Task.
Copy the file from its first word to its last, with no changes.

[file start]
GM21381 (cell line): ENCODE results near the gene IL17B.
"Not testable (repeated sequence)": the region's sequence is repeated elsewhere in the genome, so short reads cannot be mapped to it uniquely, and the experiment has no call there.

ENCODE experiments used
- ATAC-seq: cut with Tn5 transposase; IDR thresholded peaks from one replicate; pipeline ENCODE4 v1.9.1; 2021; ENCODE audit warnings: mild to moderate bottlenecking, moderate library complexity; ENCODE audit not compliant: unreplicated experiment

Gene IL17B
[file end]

GM21381 (cell line): ENCODE results near the gene IL17B.
"Not testable (repeated sequence)": the region's sequence is repeated elsewhere in the genome, so short reads cannot be mapped to it uniquely, and the experiment has no call there.

ENCODE experiments used
- ATAC-seq: cut with Tn5 transposase; IDR thresholded peaks from one replicate; pipeline ENCODE4 v1.9.1; 2021; ENCODE audit warnings: mild to moderate bottlenecking, moderate library complexity; ENCODE audit not compliant: unreplicated experiment

Gene IL17B